The Schilthorn is to the Jungfrau Region like the not-so-good looking and unmannered guy from the poor part of town who struck it rich, built a pretentious mansion in his own neighborhood where people from all over come to party and have fun all the time, while the more beautiful and dignified neighbors across town who are less accessible to the common person roll their eyes.
If my count is correct, the Schilthorn at 2970m is just the 92nd highest peak in the Bernese Alps which the Jungfrau Region is a part of. But it is the highest peak in the range on the less glamorous west bank of the Lauterbrunnen valley. By comparison, on the east bank, the majestic Jungfrau rules at 4158m.
Schilthorn is unique in that it’s peak is obscured by the revolving restaurant Plz Gloria famously blown up in the 007 movie On Her Majesty’s Secret Service. It is possible to take a series of cable cars from Stechelberg to the peak. In 2016, during what would be my 2nd season in the Jungfrau Region, my daughter and I did just that. Then we hiked down. In fact, we hiked down what I would consider the front way towards Mürren and Gimmelwald.
After the previous day’s hike attempt to Rottalhütte, which was amazing but ultimately ended with my tail between my legs, I needed a serious bounce back hike. Hiking up to the Schilthorn was already on my short list for this week and seemed the perfect candidate. From Stechelberg, there are essentially two routes that can be taken. Either take the cable car up to Gimmelwald or Mürren and hike the front way or hike up the Sefinental valley and up to Rotstockhütte where it is then possible to make the ascent to the Schilthorn by the back way. The latter option would allow me to start the hike from the moment my foot stepped out of my Airbnb and would overlap with my Chilchbalm and Rotstockhütte hike from 2018.
I chose to take the back way. The weather forecast showed afternoon showers, so I got my start just after 7am. If all went well, by the end of the day, I would shatter my personal record for ascent. But about 500m up the road, a small setback. Once again I forgot my hiking sticks.
Highest personal ascents
|Hike Start||Hike Peak||Ascent|
|Grindelwald (Camping)||Uf Spitzen||1370m|
|Ben Nevis trailhead||Ben Nevis peak||1340m|
|Grindelwald (Camping)||Eiger Trail near Eigergletscher||1300m|
Segment 1. Sefinental
This valley may be one of the more hidden, under-appreciated areas of the region. Starting with a relentless uphill zig-zag (reaching a grade of 37%) from the Stechelburg floor, eventually you reach the main trail.
The trail follows the Sefinen Lütschein mountain stream which blankets the valley with it’s spuming white noise. Along the way you pass an old sawmill and the occasional farm chalet (I don’t know what else to call them) which always give off an air of mystery. The plume of chimney smoke coming from one of them indicated life, but no one was in sight.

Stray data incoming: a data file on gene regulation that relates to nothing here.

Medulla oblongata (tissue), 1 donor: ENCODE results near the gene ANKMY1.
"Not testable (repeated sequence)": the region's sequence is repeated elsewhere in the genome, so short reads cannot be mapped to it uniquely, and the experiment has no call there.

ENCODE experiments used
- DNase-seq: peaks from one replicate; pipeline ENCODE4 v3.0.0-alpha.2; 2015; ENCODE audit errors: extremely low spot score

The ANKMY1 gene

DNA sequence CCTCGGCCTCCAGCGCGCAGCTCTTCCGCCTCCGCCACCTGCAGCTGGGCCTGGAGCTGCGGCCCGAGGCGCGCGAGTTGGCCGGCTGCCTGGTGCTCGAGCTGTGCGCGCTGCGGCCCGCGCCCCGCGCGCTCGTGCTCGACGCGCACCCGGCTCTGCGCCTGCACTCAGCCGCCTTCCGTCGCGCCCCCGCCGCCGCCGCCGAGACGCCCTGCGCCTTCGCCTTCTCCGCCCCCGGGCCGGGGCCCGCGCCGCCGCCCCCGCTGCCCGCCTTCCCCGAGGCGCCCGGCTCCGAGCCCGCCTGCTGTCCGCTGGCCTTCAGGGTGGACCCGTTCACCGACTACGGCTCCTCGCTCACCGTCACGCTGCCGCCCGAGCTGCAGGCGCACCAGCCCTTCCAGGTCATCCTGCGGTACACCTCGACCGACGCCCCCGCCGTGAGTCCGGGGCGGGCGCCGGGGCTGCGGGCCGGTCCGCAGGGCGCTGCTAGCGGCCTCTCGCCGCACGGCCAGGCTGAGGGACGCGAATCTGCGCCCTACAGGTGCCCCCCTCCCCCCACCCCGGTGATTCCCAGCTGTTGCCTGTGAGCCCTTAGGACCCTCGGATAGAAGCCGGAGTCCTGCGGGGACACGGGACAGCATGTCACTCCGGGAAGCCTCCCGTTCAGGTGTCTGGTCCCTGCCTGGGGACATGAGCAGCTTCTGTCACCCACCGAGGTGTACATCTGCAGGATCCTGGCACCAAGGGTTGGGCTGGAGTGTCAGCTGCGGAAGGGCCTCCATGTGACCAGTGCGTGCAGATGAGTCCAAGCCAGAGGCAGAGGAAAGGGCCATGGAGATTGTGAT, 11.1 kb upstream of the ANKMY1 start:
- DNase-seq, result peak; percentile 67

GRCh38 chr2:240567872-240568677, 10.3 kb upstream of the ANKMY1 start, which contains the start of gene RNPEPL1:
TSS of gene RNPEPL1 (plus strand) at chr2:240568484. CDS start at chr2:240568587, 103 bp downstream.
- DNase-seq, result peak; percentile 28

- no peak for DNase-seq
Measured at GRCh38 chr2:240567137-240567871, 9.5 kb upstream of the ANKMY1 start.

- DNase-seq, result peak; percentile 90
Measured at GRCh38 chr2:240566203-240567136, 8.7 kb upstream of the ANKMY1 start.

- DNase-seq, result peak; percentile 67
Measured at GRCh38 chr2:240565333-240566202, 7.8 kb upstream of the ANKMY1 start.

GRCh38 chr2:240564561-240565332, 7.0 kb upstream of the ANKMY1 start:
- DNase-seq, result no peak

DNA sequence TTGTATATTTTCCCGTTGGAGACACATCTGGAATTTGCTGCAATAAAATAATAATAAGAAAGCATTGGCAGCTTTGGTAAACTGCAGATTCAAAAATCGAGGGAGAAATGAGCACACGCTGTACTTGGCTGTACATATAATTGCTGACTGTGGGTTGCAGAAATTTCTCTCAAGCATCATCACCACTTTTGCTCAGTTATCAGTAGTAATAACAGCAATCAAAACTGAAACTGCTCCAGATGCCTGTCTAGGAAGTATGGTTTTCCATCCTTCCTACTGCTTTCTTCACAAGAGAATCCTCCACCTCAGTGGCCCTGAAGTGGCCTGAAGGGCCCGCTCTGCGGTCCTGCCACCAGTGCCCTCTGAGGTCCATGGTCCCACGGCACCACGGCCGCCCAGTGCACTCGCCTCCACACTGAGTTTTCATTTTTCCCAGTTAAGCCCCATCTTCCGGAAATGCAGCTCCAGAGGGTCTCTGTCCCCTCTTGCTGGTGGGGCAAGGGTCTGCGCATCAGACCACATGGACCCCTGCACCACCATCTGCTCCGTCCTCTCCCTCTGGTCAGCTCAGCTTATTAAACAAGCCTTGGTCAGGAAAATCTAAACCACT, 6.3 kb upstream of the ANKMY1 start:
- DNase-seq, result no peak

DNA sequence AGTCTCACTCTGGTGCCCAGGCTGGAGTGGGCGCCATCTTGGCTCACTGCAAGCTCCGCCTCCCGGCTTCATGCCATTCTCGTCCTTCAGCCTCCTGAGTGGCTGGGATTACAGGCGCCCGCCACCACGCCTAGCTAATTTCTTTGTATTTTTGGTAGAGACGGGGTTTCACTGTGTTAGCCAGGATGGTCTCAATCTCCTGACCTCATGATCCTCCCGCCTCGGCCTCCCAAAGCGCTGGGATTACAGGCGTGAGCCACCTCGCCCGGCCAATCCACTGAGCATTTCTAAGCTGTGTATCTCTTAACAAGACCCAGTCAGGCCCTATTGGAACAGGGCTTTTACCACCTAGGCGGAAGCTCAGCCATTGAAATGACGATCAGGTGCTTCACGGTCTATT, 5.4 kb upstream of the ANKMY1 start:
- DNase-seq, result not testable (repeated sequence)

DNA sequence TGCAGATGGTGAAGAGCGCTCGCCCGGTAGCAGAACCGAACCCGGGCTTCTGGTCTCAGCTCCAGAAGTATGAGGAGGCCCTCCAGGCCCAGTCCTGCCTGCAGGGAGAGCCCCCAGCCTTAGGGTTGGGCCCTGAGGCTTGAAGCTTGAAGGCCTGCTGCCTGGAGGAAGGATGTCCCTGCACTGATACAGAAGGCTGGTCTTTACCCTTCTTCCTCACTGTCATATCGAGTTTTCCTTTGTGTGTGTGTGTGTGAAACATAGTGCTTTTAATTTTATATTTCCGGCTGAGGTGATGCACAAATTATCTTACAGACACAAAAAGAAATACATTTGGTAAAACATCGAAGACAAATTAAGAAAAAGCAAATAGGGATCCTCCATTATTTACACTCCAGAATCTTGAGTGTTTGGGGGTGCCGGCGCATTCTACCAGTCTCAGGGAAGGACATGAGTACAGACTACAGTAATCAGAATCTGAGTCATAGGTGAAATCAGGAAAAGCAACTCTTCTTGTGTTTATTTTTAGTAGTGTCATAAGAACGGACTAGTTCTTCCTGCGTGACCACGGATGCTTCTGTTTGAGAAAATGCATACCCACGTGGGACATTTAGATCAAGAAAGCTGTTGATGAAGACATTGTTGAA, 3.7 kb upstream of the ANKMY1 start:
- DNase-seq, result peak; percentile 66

The end of this trail is the amazing Chilchbalm which I highly recommend to visit, but on this hike, I am skipping that and directly taking the route up to Rotstockhütte.
Segment 2. Rotstockhütte
The ascent to Rotstockhütte is where the real effort begins. There are definitely a few wow sights on the way up, but of the various segments on this hike, this is the least interesting. If you are lucky, you will spot some playful Alpine marmots. They were too fast for me though. By the time I could pull out my camera, they were gone.
Lining the road on the way up were several piles of dead branches, probably cleared off the trail after storms. I managed to find a couple decent branches to serve as my hiking sticks. I am a firm believer in their benefit to re-distribute some of your body weight on the uphill climbs and reducing the pounding on the downhill climbs. I could immediately feel the benefits climbing up a grade in the mid-30% range.
Near the approach to Rotstockhütte, the most direct trail was roped off. I assumed this meant it was unpassable so I took a detour up to a two-structure village called Oberberg and then over. There is a lot of muddy terrain in this area. To make matters worse, when I got to Oberberg, I missed the turn to the trail and ending up unnecessarily traversing a seriously muddy patch and with one swift slip of the boot, the snap of one my hiking sticks rattled my mood. Now that I was above the tree line, there was no finding a replacement so with my one precious remaining hiking stick, I bushwhacked across the pasture to regain the trail.
In my previous hike to Rotstockhütte, I had a meal and afterwards turned and headed down to Mürren. This time, I skipped the goulash and beer and forged on to the next ascent.
Segment 3. Rote Härd
The route up to Rote Härd is the type that as you stand back from a distance, you wonder how you are ever getting up there. It always amazes me how the vastness of the scenery can completely toy with your depth perception. As I made my way across the basin from the Rotstockhütte, my eyes scanned the rocks perpetually frozen in motion from avalanches or melted glaciers of the prehistoric past. Soon the path began to take shape like tilting a two-dimensional image to reveal it’s three-dimensional depth.
The hike up to Rote Härd was the most intense part of the ascent so far. A steep zig zag, sometimes highly exposed with a few sections of boulder crossings. My singular hiking stick was hanging in there with each stab into the rocky earth. Meanwhile, the views became grander and grander.